Why you need an electronic record deletion schedule

electronic records, records retention, records deletion scheduleElectronic records may not take up the physical space that paper copies do, but an orderly system of periodic deletion still should be part of a company’s records retention policy. Every record, whether paper or electronic, has a life cycle – a specific amount of time that it needs to be kept. Holding on to records beyond their retention period results in an ever-increasing need for storage space and lowers retrieval efficiency.

However, deciding which electronic records should be kept and for how long is not always crystal clear. The last thing an organization wants is to discover at a later date that an important document no longer exists. Thus, records retention involves a thoughtful balancing act as to what stays and what goes. Creating and adhering to an electronic records deletion schedule formalizes the process to leave less room for guesswork or error.

Eliminate individual interpretation

When left to their own devices, people who handle electronic records may do one of two things. First, they may “hoard” everything out of fear that they will inadvertently destroy something that should be retained. This cumbersome mess wastes time when someone wants to find information. On the opposite side, employees may be too quick to dispose of something that to the untrained eye looks old or unnecessary. This action opens up the company to potential legal and regulatory problems.

Do not expect untrained people in your company to know inherently what stays and what goes. They need a clear record retention policy in order to understand and comply.

Get everyone on the same page

A company-wide conception of proper records retention enables organizations to manage information, minimize risks, and maximize compliance. Preserving, protecting, and purging documents is vital to these goals.

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To start, define “business record” for your company. Basically, the term refers to evidence of business-related activities, such as events, transactions, discussions, and communications. Some types of business records, such as tax forms and legal documents, are relatively easy to spot. Others, such as emails and social media posts, are not so obvious. Be certain employees know not only your organization’s precise definition of a business record but also the various forms such records may take.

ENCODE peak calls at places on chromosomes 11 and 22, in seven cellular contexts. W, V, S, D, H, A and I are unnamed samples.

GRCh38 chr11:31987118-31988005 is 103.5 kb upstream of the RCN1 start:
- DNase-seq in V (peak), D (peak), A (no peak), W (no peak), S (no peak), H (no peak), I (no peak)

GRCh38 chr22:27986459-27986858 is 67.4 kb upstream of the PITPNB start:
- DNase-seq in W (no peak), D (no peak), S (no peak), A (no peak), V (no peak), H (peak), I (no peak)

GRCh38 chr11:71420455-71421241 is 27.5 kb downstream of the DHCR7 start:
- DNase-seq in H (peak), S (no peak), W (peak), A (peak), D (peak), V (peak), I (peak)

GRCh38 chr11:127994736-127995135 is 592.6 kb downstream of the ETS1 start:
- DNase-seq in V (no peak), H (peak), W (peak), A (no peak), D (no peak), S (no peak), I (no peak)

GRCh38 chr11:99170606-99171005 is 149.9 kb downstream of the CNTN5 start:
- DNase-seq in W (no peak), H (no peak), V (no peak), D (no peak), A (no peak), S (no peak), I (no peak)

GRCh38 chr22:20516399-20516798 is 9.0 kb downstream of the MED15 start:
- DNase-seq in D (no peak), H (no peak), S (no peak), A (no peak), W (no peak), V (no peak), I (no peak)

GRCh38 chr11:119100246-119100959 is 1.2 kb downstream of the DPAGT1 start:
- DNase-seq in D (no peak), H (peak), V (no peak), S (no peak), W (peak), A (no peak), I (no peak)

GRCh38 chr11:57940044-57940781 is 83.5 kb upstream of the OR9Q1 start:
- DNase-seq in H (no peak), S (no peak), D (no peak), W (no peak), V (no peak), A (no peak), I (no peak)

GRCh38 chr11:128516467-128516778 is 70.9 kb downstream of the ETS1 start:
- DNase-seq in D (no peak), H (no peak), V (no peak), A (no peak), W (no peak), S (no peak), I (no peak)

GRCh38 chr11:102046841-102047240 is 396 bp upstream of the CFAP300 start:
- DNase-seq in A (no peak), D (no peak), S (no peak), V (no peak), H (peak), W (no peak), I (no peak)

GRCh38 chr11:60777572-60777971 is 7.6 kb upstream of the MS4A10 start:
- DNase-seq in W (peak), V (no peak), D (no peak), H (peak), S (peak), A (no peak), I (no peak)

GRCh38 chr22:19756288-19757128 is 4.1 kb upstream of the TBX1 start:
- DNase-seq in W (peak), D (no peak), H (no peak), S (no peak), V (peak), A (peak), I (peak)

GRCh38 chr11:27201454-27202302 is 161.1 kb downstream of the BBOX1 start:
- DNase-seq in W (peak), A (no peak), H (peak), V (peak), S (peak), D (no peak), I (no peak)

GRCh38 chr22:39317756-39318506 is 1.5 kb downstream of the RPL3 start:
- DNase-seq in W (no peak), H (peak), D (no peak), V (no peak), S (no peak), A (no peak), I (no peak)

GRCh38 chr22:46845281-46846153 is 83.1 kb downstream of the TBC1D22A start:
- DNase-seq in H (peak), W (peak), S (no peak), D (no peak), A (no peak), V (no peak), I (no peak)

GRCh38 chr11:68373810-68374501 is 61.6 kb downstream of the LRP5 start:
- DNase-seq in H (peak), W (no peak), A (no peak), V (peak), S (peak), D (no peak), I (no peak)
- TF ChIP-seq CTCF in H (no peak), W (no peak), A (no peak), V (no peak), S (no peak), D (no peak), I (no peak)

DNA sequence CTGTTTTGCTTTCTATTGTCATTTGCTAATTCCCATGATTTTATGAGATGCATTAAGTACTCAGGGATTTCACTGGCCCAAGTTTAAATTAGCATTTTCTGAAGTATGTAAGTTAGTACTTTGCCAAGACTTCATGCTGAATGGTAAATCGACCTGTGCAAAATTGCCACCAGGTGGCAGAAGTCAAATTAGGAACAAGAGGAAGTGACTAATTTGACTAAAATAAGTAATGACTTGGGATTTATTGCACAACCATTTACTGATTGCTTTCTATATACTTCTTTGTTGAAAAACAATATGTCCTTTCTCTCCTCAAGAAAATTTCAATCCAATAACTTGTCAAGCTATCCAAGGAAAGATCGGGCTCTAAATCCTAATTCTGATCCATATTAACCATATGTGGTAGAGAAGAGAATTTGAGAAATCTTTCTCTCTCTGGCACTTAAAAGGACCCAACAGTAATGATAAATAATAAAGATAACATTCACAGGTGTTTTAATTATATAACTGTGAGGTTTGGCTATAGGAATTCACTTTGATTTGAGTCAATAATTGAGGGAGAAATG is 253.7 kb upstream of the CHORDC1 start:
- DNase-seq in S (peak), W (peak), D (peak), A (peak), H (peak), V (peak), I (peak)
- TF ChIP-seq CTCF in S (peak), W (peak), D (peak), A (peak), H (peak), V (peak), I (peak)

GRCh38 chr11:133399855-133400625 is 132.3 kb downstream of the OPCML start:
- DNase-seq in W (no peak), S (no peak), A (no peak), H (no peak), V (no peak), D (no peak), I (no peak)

Examining legal and regulatory guidelines provides a good foundation for establishing what types of electronic records you need to keep and for how long. Research rather than assume. Requirements may prove surprising, such as certain employee medical records that OSHA wants to be retained for 30 years.

Archive things that need to be retained permanently. Transferring items with this type of legal, fiscal, administrative, or historical value to a place where people can still retrieve them as necessary but do not encounter on a regular basis lowers the chance of accidental deletion.

Electronic records with a limited life cycle do not get archived. Instead, they require thought-out, spelled-out placement in your system. Their retention and deletion follow guidelines adhered to by everyone at the company.

Put together an electronic record policy team

Coming up with an electronic records retention and deletion policy is a large job. Creators must know which regulations apply to the organization and address them in the policy. This involves reviewing company and HR requirements, state law, federal law, industry regulations, government regulations, and insurance needs before developing record retention policy and procedures.

Assemble a team that approaches the record retention and deletion process from different angles and spheres of expertise. Members typically come from areas such as senior management, human resources, IT, records management, and legal/compliance.

Legal consult proves especially helpful in matters involving the organization’s litigation and holds policy. Their advice places a destruction hold on electronic documents that should not be deleted because of potential future use. This forward-thinking measure may, for instance, preserve records pertaining to an employee who has expressed concern about harassment in case he or she later takes the matter to court.

Dispose of electronic records regularly according to policy

Not only does systematic deletion assist in keeping records manageable for company use, but it also gives the organization better ground on which to stand if legal issues arise. Courts frown upon selective deletion by individual employees as such action raises concern about cover-ups. Stick with a standardized, company-wide approach that can easily be audited.

Documenting processes demonstrate that deletion took place at the correct, predetermined time. A disposition log shows that someone actually carried through the destruction of a group of electronic records. Information commonly found on a disposition log includes the title of the record series deleted (usually not individual file titles), the date range of those records, the person authorizing the disposition, the method of deletion, and the date the disposition took place.

Setting up a records retention policy that includes clear deletion protocols takes time and thought. However, the manageability gained through removal of electronic clutter and the peace of mind secured by adhering to rules that keep valuable information from inadvertent destruction makes the effort worthwhile.